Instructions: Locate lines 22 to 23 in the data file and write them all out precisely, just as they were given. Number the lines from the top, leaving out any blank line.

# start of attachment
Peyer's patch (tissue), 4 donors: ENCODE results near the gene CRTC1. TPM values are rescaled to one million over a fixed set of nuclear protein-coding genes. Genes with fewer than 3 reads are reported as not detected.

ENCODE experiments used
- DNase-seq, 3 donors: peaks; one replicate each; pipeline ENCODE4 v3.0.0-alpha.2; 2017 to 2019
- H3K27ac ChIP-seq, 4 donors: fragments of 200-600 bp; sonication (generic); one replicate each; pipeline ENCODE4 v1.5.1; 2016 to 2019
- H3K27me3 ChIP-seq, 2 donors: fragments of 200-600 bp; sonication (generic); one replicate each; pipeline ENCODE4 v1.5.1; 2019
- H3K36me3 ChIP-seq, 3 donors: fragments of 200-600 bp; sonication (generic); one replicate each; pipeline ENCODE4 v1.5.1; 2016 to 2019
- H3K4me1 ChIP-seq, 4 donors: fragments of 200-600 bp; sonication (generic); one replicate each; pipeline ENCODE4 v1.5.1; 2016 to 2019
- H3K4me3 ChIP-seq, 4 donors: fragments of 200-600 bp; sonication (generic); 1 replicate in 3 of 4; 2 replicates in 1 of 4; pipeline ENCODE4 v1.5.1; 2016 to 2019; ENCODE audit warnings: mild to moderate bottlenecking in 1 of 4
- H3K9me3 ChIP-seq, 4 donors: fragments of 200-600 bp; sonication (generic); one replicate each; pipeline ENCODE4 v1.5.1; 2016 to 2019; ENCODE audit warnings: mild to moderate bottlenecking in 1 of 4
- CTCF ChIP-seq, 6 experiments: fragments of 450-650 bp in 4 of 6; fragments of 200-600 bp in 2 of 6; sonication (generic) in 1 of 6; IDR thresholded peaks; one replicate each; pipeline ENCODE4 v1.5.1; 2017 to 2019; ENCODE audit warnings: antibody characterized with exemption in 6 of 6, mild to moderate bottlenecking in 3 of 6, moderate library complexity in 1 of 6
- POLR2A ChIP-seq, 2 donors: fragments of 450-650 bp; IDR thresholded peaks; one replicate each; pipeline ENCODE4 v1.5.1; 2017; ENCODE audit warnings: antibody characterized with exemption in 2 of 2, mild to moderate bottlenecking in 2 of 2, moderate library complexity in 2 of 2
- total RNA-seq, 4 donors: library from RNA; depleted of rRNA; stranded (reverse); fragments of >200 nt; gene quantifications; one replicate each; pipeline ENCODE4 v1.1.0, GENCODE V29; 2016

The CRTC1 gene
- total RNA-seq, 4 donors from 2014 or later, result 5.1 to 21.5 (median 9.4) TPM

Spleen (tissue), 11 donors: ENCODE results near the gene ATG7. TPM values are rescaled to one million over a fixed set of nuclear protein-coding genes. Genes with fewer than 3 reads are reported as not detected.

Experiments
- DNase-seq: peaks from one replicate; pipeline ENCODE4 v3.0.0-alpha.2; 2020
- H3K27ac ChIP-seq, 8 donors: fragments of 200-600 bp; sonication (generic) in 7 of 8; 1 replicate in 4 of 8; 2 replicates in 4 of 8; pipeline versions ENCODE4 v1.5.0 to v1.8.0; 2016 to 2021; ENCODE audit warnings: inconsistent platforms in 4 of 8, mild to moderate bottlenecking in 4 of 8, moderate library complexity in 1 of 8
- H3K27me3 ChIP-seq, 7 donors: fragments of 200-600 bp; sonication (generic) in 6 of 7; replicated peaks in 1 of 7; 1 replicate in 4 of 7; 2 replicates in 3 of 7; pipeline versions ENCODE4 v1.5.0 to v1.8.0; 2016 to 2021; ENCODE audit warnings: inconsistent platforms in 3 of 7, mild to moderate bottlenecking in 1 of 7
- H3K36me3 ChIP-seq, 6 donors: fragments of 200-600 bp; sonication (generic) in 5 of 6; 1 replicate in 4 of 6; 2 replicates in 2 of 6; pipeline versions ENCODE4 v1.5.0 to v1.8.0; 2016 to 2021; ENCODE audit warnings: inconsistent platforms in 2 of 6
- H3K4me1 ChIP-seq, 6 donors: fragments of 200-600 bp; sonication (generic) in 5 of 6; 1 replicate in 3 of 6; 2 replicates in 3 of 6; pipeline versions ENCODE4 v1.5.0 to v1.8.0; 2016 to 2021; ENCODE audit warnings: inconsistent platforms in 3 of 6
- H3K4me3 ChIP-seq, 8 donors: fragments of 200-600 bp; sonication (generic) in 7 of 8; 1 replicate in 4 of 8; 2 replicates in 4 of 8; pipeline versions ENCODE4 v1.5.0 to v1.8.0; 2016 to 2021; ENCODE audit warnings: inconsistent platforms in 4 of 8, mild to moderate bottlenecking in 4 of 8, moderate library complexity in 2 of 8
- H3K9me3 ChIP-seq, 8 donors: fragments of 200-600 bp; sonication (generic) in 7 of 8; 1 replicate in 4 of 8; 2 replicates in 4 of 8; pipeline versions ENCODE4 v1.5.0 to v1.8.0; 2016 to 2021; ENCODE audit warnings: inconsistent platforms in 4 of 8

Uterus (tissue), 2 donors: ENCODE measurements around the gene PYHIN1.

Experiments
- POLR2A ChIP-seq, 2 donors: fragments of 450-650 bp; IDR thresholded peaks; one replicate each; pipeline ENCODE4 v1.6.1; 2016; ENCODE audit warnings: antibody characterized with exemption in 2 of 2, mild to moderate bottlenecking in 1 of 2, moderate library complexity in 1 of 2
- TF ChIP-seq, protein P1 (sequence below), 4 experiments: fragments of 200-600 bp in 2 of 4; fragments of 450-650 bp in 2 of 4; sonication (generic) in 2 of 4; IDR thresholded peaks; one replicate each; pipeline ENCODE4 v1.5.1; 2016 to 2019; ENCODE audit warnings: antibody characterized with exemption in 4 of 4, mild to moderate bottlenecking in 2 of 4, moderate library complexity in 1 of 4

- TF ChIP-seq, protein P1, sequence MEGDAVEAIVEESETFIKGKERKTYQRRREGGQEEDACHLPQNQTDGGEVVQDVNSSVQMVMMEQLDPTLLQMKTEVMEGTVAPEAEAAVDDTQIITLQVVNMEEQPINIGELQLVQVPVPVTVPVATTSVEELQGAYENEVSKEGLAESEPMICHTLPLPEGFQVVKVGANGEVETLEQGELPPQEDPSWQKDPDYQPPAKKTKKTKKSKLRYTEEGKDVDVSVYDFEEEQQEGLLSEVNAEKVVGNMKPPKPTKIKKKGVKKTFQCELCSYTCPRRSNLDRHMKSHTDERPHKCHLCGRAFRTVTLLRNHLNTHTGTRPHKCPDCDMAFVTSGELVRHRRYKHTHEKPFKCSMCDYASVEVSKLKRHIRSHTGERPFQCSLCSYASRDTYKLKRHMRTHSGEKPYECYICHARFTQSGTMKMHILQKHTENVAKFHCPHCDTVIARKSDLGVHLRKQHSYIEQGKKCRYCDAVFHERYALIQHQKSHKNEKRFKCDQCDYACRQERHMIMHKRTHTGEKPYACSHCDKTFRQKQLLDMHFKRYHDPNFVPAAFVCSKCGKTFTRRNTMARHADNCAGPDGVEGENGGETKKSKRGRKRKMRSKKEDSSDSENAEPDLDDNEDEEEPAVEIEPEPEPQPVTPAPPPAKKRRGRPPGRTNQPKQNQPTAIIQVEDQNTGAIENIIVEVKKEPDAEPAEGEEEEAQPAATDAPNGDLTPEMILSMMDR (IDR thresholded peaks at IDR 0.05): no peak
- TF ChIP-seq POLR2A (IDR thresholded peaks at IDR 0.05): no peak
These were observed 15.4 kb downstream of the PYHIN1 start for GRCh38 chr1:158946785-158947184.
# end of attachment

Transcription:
- H3K4me3 ChIP-seq, 8 donors: fragments of 200-600 bp; sonication (generic) in 7 of 8; 1 replicate in 4 of 8; 2 replicates in 4 of 8; pipeline versions ENCODE4 v1.5.0 to v1.8.0; 2016 to 2021; ENCODE audit warnings: inconsistent platforms in 4 of 8, mild to moderate bottlenecking in 4 of 8, moderate library complexity in 2 of 8
- H3K9me3 ChIP-seq, 8 donors: fragments of 200-600 bp; sonication (generic) in 7 of 8; 1 replicate in 4 of 8; 2 replicates in 4 of 8; pipeline versions ENCODE4 v1.5.0 to v1.8.0; 2016 to 2021; ENCODE audit warnings: inconsistent platforms in 4 of 8